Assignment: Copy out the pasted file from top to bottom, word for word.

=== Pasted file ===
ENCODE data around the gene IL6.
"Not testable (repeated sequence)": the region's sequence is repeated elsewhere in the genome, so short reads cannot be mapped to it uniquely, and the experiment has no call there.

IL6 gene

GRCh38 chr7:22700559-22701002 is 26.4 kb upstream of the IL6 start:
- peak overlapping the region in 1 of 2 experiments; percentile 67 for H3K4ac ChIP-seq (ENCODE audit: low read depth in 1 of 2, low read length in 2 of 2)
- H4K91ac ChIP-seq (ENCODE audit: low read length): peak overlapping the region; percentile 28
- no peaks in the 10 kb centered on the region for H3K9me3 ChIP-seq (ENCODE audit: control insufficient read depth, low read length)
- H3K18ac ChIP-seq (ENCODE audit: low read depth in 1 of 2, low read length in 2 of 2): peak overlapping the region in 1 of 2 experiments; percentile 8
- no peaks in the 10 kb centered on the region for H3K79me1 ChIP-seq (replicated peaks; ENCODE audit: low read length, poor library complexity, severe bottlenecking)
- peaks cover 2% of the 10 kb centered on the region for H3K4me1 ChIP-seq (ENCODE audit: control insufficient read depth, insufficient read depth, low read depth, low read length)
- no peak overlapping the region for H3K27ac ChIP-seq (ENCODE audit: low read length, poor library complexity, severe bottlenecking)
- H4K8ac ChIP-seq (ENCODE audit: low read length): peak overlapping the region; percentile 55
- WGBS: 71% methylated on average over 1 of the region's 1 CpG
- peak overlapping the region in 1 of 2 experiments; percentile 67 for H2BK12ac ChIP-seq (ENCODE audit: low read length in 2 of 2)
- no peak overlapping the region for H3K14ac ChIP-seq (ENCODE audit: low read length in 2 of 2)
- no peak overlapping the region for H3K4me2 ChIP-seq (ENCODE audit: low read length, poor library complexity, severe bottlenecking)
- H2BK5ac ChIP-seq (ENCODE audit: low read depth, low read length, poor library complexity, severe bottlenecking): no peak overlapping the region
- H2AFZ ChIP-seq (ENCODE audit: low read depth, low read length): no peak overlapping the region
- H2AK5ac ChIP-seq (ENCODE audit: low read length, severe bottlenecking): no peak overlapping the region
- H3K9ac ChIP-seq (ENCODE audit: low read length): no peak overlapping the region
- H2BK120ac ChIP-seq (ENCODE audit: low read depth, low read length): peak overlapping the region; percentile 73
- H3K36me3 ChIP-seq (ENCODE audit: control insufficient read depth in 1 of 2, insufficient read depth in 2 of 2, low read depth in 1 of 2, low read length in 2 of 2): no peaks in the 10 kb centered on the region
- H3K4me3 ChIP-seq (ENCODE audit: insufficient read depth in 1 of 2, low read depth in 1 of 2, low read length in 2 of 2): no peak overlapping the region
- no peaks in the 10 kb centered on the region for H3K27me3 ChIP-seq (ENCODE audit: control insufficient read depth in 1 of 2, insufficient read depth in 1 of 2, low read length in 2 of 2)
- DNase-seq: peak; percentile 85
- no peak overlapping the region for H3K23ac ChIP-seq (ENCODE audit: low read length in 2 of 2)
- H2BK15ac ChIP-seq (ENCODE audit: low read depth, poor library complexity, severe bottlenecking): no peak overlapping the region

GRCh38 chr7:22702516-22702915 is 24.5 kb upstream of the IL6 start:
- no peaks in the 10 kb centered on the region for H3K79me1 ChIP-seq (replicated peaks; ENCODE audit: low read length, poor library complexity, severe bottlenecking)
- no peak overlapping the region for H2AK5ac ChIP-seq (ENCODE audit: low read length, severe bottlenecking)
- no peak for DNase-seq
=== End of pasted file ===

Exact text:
ENCODE data around the gene IL6.
"Not testable (repeated sequence)": the region's sequence is repeated elsewhere in the genome, so short reads cannot be mapped to it uniquely, and the experiment has no call there.

IL6 gene

GRCh38 chr7:22700559-22701002 is 26.4 kb upstream of the IL6 start:
- peak overlapping the region in 1 of 2 experiments; percentile 67 for H3K4ac ChIP-seq (ENCODE audit: low read depth in 1 of 2, low read length in 2 of 2)
- H4K91ac ChIP-seq (ENCODE audit: low read length): peak overlapping the region; percentile 28
- no peaks in the 10 kb centered on the region for H3K9me3 ChIP-seq (ENCODE audit: control insufficient read depth, low read length)
- H3K18ac ChIP-seq (ENCODE audit: low read depth in 1 of 2, low read length in 2 of 2): peak overlapping the region in 1 of 2 experiments; percentile 8
- no peaks in the 10 kb centered on the region for H3K79me1 ChIP-seq (replicated peaks; ENCODE audit: low read length, poor library complexity, severe bottlenecking)
- peaks cover 2% of the 10 kb centered on the region for H3K4me1 ChIP-seq (ENCODE audit: control insufficient read depth, insufficient read depth, low read depth, low read length)
- no peak overlapping the region for H3K27ac ChIP-seq (ENCODE audit: low read length, poor library complexity, severe bottlenecking)
- H4K8ac ChIP-seq (ENCODE audit: low read length): peak overlapping the region; percentile 55
- WGBS: 71% methylated on average over 1 of the region's 1 CpG
- peak overlapping the region in 1 of 2 experiments; percentile 67 for H2BK12ac ChIP-seq (ENCODE audit: low read length in 2 of 2)
- no peak overlapping the region for H3K14ac ChIP-seq (ENCODE audit: low read length in 2 of 2)
- no peak overlapping the region for H3K4me2 ChIP-seq (ENCODE audit: low read length, poor library complexity, severe bottlenecking)
- H2BK5ac ChIP-seq (ENCODE audit: low read depth, low read length, poor library complexity, severe bottlenecking): no peak overlapping the region
- H2AFZ ChIP-seq (ENCODE audit: low read depth, low read length): no peak overlapping the region
- H2AK5ac ChIP-seq (ENCODE audit: low read length, severe bottlenecking): no peak overlapping the region
- H3K9ac ChIP-seq (ENCODE audit: low read length): no peak overlapping the region
- H2BK120ac ChIP-seq (ENCODE audit: low read depth, low read length): peak overlapping the region; percentile 73
- H3K36me3 ChIP-seq (ENCODE audit: control insufficient read depth in 1 of 2, insufficient read depth in 2 of 2, low read depth in 1 of 2, low read length in 2 of 2): no peaks in the 10 kb centered on the region
- H3K4me3 ChIP-seq (ENCODE audit: insufficient read depth in 1 of 2, low read depth in 1 of 2, low read length in 2 of 2): no peak overlapping the region
- no peaks in the 10 kb centered on the region for H3K27me3 ChIP-seq (ENCODE audit: control insufficient read depth in 1 of 2, insufficient read depth in 1 of 2, low read length in 2 of 2)
- DNase-seq: peak; percentile 85
- no peak overlapping the region for H3K23ac ChIP-seq (ENCODE audit: low read length in 2 of 2)
- H2BK15ac ChIP-seq (ENCODE audit: low read depth, poor library complexity, severe bottlenecking): no peak overlapping the region

GRCh38 chr7:22702516-22702915 is 24.5 kb upstream of the IL6 start:
- no peaks in the 10 kb centered on the region for H3K79me1 ChIP-seq (replicated peaks; ENCODE audit: low read length, poor library complexity, severe bottlenecking)
- no peak overlapping the region for H2AK5ac ChIP-seq (ENCODE audit: low read length, severe bottlenecking)
- no peak for DNase-seq